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        Kelly said that there were some other things that should be arranged:   Could I come in to see him the next day?

        And so, on the Tuesday after the election, I walked up the worn sandstone steps of Parliament House for the first time, wondering what lay inside.

        Like many citizens, I had often walked up Macquarie Street without taking much notice of the rather shabby Sydney Hospital. The other side of Macquarie Steet was familiar.   That was the traditional location for the consulting rooms of medical specialists.

        I had been take to a psychiatrist there when I was ten.   My Mother had been alarmed by my refusal to attend school, which I claimed was interfering with my studies of tadpoles, lizards and moths.   A phobia of some kind was diagnosed, a certificate exempting me from fifth and sixth class was written, and I was free to concentrate on observing interesting and important animals for two years without fear of the truant officer.   Now, thirty years later, my studies had again been interrupted, by an obligation to attend an institution which reminded me of school.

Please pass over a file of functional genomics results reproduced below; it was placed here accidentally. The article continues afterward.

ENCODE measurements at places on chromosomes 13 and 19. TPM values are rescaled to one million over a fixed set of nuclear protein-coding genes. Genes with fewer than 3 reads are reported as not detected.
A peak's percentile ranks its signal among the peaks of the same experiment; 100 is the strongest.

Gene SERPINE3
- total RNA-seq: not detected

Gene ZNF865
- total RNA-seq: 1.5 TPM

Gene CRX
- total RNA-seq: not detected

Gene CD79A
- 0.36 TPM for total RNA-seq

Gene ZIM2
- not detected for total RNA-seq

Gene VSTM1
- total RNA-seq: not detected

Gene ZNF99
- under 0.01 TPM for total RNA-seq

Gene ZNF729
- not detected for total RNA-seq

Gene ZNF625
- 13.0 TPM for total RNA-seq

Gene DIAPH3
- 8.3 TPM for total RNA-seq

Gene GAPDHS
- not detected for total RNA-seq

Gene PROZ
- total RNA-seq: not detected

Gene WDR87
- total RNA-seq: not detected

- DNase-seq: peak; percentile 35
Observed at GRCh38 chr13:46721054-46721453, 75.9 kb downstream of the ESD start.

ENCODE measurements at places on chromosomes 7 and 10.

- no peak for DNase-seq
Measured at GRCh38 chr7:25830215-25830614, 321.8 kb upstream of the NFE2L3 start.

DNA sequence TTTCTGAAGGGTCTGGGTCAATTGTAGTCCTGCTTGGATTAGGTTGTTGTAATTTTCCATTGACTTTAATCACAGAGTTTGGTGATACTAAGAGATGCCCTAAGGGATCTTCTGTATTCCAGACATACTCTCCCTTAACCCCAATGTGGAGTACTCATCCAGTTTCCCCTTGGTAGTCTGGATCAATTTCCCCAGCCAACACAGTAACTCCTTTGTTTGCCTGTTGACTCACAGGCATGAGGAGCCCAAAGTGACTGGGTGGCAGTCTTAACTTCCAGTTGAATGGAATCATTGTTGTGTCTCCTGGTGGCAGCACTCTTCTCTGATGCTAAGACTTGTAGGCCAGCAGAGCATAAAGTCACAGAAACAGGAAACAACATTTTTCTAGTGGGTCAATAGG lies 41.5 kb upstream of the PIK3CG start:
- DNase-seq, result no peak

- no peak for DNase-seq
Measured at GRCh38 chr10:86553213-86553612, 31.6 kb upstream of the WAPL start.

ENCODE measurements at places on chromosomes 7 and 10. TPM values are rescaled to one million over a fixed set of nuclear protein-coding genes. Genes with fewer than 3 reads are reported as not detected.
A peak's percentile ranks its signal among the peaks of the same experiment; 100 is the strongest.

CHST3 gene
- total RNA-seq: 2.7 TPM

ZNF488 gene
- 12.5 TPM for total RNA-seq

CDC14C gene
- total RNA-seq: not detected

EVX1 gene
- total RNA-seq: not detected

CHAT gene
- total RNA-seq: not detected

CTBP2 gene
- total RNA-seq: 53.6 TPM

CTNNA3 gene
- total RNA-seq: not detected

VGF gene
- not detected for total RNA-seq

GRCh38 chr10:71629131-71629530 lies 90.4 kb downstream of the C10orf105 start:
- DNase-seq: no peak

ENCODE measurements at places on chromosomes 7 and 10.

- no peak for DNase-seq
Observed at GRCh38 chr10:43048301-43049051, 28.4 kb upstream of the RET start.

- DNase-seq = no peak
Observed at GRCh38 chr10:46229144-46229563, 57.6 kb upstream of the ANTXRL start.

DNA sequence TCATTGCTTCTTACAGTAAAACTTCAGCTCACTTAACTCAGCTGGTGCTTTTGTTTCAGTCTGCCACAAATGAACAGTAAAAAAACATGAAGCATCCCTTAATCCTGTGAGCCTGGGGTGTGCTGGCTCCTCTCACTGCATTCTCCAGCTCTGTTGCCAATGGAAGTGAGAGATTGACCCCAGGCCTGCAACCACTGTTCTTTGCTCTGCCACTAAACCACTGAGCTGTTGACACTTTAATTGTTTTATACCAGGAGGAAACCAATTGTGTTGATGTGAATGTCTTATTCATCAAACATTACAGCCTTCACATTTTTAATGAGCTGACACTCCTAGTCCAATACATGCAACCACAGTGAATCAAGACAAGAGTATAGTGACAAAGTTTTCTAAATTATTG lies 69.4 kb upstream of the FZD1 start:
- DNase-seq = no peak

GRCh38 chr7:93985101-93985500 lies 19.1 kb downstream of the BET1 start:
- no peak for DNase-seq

I crossed the wide verandah and pushed open the heavy wood and frosted glass door marked "Legislative Assembly".   Beyond was a narrow hallway, lined with  

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